Two years ago Jacqueline Uwitonze visited a witchdoctor in search of treatment for her two young children who were abnormally frail.
She thought that the toddlers had been bewitched or poisoned by her enemies.
At two years, the boy used to weigh seven kilogrammes while his one year old sister weighed 5 kilogrammes. They should weigh at least 13 kilogrammes.
Uwitonze had also experienced domestic violence, at times seeking refuge in near bushes with her babies to avoid her abusive husband.
The resident of Rugera Sector in Nyabihu District acknowledged that; “The babies became prime victims of our wrangles.”
Efforts to get a solution for her ailing children, who often missed meals, through sorcery were fruitless.
In 2017 as health workers were carrying out their biweekly routine visits to families with babies Uwitonze is one of the parents that were visited.
“Community health workers visited me and confirmed that my children were struggling with severe malnutrition,” she told The New Times.
After stabling the problem, community health workers transferred the children to Shyira Hospital where they spent three months under intensive care.
When they left hospital, the children were fed on Shisha Kibondo, a cereal nutritious food product used for preparing porridge for children.
The flour is distributed by the Government, for free, to families whose children face malnutrition.
Uwitonze children recovered and they now have normal weight.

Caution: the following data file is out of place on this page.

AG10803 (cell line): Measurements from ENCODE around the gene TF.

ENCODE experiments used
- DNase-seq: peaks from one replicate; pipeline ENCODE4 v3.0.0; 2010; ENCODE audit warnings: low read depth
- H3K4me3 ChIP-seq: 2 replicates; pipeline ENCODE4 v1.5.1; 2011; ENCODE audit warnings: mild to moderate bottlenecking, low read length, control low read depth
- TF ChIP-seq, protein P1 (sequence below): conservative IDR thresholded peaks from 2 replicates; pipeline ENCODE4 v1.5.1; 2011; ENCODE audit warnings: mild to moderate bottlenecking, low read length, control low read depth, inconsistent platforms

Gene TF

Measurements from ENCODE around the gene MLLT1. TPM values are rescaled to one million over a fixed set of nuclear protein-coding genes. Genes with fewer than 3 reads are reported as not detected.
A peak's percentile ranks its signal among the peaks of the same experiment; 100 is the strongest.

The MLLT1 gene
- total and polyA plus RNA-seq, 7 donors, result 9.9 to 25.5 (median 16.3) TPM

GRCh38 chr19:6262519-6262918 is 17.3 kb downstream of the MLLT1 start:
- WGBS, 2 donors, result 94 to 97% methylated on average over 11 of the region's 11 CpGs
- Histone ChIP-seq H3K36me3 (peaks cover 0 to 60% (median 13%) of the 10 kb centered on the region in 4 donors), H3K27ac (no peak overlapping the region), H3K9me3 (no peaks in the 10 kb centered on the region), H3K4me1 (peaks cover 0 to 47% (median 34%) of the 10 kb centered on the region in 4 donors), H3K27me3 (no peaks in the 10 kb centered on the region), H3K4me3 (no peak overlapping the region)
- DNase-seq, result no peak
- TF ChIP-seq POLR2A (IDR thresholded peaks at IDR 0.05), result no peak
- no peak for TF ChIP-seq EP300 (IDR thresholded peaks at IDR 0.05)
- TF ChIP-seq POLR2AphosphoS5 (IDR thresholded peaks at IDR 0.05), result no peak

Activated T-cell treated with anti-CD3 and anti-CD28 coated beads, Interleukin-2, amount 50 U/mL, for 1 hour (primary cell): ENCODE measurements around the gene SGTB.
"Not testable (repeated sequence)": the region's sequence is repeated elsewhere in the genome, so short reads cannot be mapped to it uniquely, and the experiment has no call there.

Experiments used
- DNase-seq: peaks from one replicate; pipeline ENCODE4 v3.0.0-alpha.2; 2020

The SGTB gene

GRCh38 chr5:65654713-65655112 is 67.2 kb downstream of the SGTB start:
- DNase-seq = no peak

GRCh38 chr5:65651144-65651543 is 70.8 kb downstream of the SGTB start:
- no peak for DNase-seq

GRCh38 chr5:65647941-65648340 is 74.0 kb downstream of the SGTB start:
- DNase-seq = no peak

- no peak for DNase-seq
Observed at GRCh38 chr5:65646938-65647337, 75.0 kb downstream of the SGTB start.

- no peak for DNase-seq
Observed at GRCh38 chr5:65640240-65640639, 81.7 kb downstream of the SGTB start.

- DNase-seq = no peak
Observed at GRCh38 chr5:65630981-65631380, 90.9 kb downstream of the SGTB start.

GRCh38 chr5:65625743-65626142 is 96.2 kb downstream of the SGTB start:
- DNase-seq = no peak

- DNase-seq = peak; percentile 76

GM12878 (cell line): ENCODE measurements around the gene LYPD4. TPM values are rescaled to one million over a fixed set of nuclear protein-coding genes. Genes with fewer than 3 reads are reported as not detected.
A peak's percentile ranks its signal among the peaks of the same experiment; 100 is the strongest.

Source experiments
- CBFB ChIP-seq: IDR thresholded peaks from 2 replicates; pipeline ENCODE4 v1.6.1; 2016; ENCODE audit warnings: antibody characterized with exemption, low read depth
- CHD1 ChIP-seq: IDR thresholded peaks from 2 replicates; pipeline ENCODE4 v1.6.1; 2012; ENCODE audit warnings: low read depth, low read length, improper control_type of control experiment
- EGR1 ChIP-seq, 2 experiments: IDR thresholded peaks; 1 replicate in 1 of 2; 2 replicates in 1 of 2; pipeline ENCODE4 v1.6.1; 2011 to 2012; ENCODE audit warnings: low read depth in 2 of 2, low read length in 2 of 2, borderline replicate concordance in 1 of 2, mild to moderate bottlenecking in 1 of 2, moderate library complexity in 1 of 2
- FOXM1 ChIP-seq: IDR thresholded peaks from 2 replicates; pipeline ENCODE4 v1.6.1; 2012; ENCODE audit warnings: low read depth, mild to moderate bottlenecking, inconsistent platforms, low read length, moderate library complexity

“Community health workers advised me to set up a kitchen garden so I could have access to vegetables. I can now provide balanced diet to my children to ensure they don’t suffer from malnutrition again,” she noted.
Nyabihu is one of the country’s top producers of Irish potatoes.
Yet, it’s one of the districts with the highest rates of malnutrition in the country, a phenomenon largely blamed on lack of knowledge on healthy feeding.
The 2015 Demographic Health Survey (DHS) showed that Nyabihu had the highest rate of preventable stunting in children under five years of any district, recording 59 per cent stunting rate, above the national average of 38 per cent.
However, the district vice-mayor for social affairs, Pascal Simpenzwe, said there was a significant reduction of malnutrition thanks to multi- sectorial approaches all aiming at changing the residents’ mindset toward appropriate nutrition.
Home based ECDs
He told The New Times that the district has put much emphasis on home-based Early Childhood Development Centres (ECDs) that operate at every village under the supervision of local leaders.
“We embarked on an intensive sensitisation campaign to change people’s mindsets towards a balanced diet. ECDs are drivers of our success. because we are able to trace children with malnutrition cases and immediately give them free milk and Shisha Kibondo among other forms of support,” noted Simpenzwe
He pointed out that the district has 469 home-based ECDs.
These have helped drive down the stunting rate in the district to 46.2 per cent.
Civil society speaks out
A coalition of civil society organisations under the Scaling Up Nutrition (SUN) alliance, one of the partners of Nyabihu District in the fight against malnutrition appealed to the district to increase its spending on initiatives aimed at fighting malnutrition.
“Malnutrition is a very worrying issue for our country, that’s why we are appealing to the district and their partners to own this issue by allocating enough funds to deal with it,” said Venuste Muhamyankaka, the Executive Director of SUN Alliance Rwanda.
Rwanda aims to reduce stunted growth among children under 5 years old to 19 per cent by 2024.
SUN alliance says the country will not reach its goal if funding allocated to tackling malnutrition is not increased significantly to speed up the implementation of various measures.
The organisations propose that the Government increases spending on fighting malnutrition from 2.7 per cent to 5 per cent of its national budget.